The battle of digital video game stores

At the end of 2018, EPIC announced the launch of a digital store, using the platform which has been growing slowly but surely with the distribution of Fortnite and other projects in development, like the sadly cancelled Unreal Tournament, as a base.

Everyone is watching with curiosity and precaution as it faces a battle with the heavyweight in digital distribution on PC, STEAM, and enters a battlefield with other stores such as GOG (its most direct competitor) or Humble Bundle who have spent some time fighting for first place in the market.

The launch was announced unexpectedly at the Game Awards, surprising all with the news that they would gift games every few weeks with interesting exclusives, such as taking Journey to PC or the new team game of Supergiant Games, the creators of Bastion, Transistor or Pyre.

These claims about exclusives and gifts caught the attention of players, but EPIC kept the best cards to their chest for another target market, developers. Digital stores retain a percentage of the sales they produce, varying the distribution of profits between available platforms.

STEAM, who almost has a monopoly over digital video game sales on PC, has a well-established approach on this, keeping 30% of the money until 10 million dollars of sales have been made, then dropping to 25% and then 20% after 50 million dollars of profit.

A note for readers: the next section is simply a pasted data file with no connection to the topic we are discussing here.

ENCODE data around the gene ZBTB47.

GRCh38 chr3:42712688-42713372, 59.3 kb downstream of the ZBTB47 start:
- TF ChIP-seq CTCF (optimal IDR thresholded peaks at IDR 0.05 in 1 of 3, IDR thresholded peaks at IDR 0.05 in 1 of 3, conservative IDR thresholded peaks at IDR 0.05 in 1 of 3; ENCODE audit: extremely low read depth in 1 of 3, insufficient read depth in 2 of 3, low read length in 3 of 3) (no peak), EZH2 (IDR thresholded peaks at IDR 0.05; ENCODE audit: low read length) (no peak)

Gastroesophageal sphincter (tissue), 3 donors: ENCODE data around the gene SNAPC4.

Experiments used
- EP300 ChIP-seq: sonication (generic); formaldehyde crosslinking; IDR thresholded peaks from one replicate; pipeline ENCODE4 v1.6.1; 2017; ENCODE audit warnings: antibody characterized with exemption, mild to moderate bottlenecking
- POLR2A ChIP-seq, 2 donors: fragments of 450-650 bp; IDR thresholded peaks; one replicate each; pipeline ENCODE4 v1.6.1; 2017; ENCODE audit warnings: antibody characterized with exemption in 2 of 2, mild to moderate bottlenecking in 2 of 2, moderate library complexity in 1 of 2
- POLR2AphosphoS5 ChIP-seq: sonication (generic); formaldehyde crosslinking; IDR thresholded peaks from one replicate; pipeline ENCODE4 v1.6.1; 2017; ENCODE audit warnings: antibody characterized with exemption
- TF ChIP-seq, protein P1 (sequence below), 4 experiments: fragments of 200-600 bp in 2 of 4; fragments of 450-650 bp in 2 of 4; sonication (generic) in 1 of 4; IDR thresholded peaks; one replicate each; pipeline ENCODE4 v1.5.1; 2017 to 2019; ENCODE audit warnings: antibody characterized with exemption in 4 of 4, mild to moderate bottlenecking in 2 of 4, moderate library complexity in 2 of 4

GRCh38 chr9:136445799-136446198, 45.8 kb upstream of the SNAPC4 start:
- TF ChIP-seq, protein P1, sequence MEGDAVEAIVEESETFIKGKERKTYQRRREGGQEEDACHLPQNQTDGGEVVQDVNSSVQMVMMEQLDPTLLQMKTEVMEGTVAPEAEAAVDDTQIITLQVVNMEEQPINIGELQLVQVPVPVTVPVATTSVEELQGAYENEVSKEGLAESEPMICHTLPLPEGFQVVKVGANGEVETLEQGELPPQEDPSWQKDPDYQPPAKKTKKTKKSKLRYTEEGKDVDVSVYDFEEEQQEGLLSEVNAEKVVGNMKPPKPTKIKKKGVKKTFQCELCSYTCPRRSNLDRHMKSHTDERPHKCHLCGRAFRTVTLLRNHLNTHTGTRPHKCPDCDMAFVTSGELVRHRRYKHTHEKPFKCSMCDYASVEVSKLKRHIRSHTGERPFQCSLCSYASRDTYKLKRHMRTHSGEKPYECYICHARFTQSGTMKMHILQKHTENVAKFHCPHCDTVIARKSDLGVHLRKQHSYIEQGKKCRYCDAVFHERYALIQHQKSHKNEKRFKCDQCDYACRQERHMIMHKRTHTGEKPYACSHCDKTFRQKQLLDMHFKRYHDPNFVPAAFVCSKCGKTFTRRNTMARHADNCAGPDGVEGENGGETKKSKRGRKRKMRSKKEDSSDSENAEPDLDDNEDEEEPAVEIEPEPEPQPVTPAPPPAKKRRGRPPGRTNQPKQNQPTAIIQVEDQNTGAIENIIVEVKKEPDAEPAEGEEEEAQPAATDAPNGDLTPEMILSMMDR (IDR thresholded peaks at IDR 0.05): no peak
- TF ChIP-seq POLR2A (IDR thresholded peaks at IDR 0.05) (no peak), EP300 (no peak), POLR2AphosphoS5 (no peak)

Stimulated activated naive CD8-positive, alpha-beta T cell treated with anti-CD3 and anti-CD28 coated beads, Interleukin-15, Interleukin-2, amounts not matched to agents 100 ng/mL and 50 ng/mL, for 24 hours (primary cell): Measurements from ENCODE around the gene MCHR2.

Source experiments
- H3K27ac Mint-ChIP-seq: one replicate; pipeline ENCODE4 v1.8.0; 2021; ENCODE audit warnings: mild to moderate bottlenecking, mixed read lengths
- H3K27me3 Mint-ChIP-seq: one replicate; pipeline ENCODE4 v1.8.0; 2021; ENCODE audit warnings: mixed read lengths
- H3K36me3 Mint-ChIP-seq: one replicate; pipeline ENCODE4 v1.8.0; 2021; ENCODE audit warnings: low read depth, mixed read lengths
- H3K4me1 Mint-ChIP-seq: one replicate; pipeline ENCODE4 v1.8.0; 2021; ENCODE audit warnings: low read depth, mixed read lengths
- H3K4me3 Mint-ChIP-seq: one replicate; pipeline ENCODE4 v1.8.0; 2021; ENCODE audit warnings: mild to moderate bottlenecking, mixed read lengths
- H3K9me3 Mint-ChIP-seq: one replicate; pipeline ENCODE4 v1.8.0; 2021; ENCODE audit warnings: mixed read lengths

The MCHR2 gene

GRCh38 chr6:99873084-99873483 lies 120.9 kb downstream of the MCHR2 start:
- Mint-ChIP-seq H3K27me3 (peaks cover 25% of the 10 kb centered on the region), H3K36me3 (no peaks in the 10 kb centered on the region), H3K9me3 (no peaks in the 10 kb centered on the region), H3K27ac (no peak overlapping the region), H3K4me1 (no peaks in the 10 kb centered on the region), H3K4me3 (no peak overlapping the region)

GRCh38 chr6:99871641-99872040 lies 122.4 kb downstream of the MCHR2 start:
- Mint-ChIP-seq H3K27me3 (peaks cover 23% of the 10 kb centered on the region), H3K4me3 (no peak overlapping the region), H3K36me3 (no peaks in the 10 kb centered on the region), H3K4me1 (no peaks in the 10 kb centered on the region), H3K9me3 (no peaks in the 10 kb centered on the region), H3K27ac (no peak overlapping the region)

This is a significant problem for indy developers given that they are unlikely to reach 10 million dollars of sales and, even if it is the case, losing 25% or 30% is a huge blow for them. Other smaller stores such as ITCH.IO keep just 10% whilst Humble Bundle retain 15%, making them the most popular with developers.

EPIC made a real statement as they announced that they would only retain 12% of sales, slightly more than ITCH.IO but being much more popular and well known. Beyond the economic factors, EPIC has the advantage of being able to offer developers Unreal Engine, offering an ecosystem which involves development through to distribution.

Such succulent conditions, in addition to the popularity of the growing EPIC Game Store, have made various developers begin to leave STEAM to move to the new platform. We’re not only talking about small groups, the major news was that Ubisoft took pre-orders for The Division 2 off STEAM (although those who have already bought it can download it there), to sell exclusively on EPIC.

What’s more, Tim Sweeney announced that it would not be Ubisoft’s only exclusive on the store. Everything suggests that upcoming games like Assassin’s Creed or maybe the rumoured Splinter Cell will surely not be launched on STEAM.

Without any doubt, all of the decisions and actions of EPIC are possible thanks to the money earned by the good moves they made with Fortnite. This comfort zone provided by those profits is what has allowed them to pay for exclusivity of games like The Division 2 or gift games like Super Meat Boy or Subnautica.

For users, it’s all good news, given that STEAM has controlled the digital market for so long that it led to highly controlled prices. To add to that, all platforms will have to renew their offer with new ideas and content for the world of sales and distribution on PC. Who knows, maybe they’d even reconsider games development and finish off Half Life 3.

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